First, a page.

It's as close as television can get to the "boldest, biggest" social experiment that one can imagine -- at least that's what
The network announced Thursday it's adapting the hit Dutch TV series of the same name, which comes from
"This show takes us to a whole new place, with a whole new set of rules," said Simon Andreae, the network's executive vice president of alternative entertainment. "Utopia" debuted in the Netherlands earlier this month and ranked as its network's highest-rated unscripted premiere in six years.
Its acquisition stands as Andreae's first major move after replacing Fox's longtime quirky reality guru Mike Darnell, whose two-decade career brought big ratings and revenue (and sometimes criticism) for the network with shows such as "Temptation Island" and most notably
"Utopia" ups the ante in more ways than one -- attempting to be a show people will want to watch on TV and online. Fox will broadcast the show on a weekly basis (a departure from the five-days-a-week format overseas) for an entire year. (The Dutch version used up to 120 cameras to capture everything.)
"We're working right now on what is the best shape and size for the American market," Andreae said. "I think we take some comfort in the nature of the coverage in that because there's an online component, streaming component, you can watch it 24/7. We just need to figure out what time delay there will be and what will be the frequency of the television narrative airing."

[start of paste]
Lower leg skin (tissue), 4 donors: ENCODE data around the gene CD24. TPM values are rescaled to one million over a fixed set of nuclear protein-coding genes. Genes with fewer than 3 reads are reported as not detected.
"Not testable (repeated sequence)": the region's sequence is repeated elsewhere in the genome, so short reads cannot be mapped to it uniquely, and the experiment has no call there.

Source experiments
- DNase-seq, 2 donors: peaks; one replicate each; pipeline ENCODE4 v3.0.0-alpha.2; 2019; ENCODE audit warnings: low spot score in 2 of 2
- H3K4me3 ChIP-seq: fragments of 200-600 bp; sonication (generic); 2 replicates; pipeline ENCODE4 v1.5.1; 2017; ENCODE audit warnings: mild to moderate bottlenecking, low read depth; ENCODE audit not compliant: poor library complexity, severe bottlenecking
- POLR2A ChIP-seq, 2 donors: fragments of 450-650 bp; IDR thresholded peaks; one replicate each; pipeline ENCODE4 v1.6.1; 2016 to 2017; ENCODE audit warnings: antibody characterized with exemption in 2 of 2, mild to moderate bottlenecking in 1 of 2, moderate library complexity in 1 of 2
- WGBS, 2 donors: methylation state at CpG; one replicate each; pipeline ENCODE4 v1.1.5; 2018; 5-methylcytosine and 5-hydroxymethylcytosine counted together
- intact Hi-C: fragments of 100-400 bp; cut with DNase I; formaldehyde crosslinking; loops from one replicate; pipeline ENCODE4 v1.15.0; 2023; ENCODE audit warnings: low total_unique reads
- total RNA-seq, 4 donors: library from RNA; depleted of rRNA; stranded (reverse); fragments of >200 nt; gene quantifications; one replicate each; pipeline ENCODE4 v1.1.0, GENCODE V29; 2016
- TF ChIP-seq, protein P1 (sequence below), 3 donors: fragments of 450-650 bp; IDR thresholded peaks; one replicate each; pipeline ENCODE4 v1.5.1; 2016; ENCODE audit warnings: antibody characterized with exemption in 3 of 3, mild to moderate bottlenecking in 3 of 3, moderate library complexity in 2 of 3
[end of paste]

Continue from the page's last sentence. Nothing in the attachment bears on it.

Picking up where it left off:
"And I think it's such a fascinating experiment and something so new that people will want to witness it live and drop in and drop out to follow a particular story line. And I don't think any of that takes away from the television narrative."
De Mol, who will serve as executive producer, said the idea for the reality series stemmed from looming anxiety about the unknown.
"I think it's the time right now," he said. "We noticed -- and it's a global issue -- that a lot of people are worried about their future, we're in a financial crisis and people worry about their financial future. That was actually the reason we came up with the idea of 'What would happen if you give people the chance to really do it all over again and start from scratch: Will it be better than or will it actually be worse?"
It made its debut in the Netherlands earlier this month on SBS 6 network, and ranked as its highest-rated unscripted premiere in six years. Andreae said the buzz surrounding the show's success overseas was hard to ignore. And knowing other networks would want to nab it, jumped early to get a meeting with De Mol and his Talpa Media USA about bringing it to Fox.
"I had no suitcase packed or anything. I ran to the mall and bought three pairs of underpants and a toothbrush and jumped on a plane," he recalled. "It was clear to us that it would be very competitive. It had great bones and it sounded like a super ambitious and crazily interesting project and I'd never forgive myself it I didn't get it for the network."
In the Dutch version, participants were provided two cows, some chickens, a shed, water, electricity connections and some money. It's not yet known how amenities for the American version will differ. The location is also still being determined, Andreae said -- "Will it be a seasonal one where we have bright sunshine and a cold winter, or will it be something that feels like the traditional view of the Garden of Eden -- warm or more tropical? We haven't figured that out yet."
Finding the right window for a launch date is also being weighed. The network has its eyes set on a summer release, but nothing is definite.